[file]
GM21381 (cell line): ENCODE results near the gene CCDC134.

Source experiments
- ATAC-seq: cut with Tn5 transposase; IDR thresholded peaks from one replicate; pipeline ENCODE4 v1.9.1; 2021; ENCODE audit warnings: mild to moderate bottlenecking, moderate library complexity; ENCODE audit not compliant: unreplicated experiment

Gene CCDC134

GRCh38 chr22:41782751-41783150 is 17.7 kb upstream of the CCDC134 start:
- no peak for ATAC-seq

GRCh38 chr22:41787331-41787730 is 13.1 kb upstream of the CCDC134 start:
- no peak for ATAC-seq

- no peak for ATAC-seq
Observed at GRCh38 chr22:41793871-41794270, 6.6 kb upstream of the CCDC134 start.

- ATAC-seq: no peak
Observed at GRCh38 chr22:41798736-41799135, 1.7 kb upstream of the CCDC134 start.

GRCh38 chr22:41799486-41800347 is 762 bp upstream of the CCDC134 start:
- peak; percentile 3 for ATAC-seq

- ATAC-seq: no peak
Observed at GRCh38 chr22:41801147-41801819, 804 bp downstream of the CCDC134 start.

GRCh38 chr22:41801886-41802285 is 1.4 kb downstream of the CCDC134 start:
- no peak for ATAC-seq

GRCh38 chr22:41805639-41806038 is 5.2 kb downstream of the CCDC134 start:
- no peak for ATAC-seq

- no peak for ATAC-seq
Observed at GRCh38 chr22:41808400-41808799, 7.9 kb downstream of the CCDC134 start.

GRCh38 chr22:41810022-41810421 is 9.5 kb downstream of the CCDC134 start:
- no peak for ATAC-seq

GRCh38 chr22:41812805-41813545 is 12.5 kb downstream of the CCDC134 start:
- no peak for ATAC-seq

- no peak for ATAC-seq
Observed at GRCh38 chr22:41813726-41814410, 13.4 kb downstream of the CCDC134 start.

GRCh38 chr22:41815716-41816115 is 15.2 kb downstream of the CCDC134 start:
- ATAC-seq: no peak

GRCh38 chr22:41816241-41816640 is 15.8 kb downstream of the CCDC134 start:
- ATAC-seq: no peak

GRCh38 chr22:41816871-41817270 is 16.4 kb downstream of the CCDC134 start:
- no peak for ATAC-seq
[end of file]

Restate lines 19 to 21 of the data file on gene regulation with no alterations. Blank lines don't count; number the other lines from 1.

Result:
GRCh38 chr22:41805639-41806038 is 5.2 kb downstream of the CCDC134 start:
- no peak for ATAC-seq

- no peak for ATAC-seq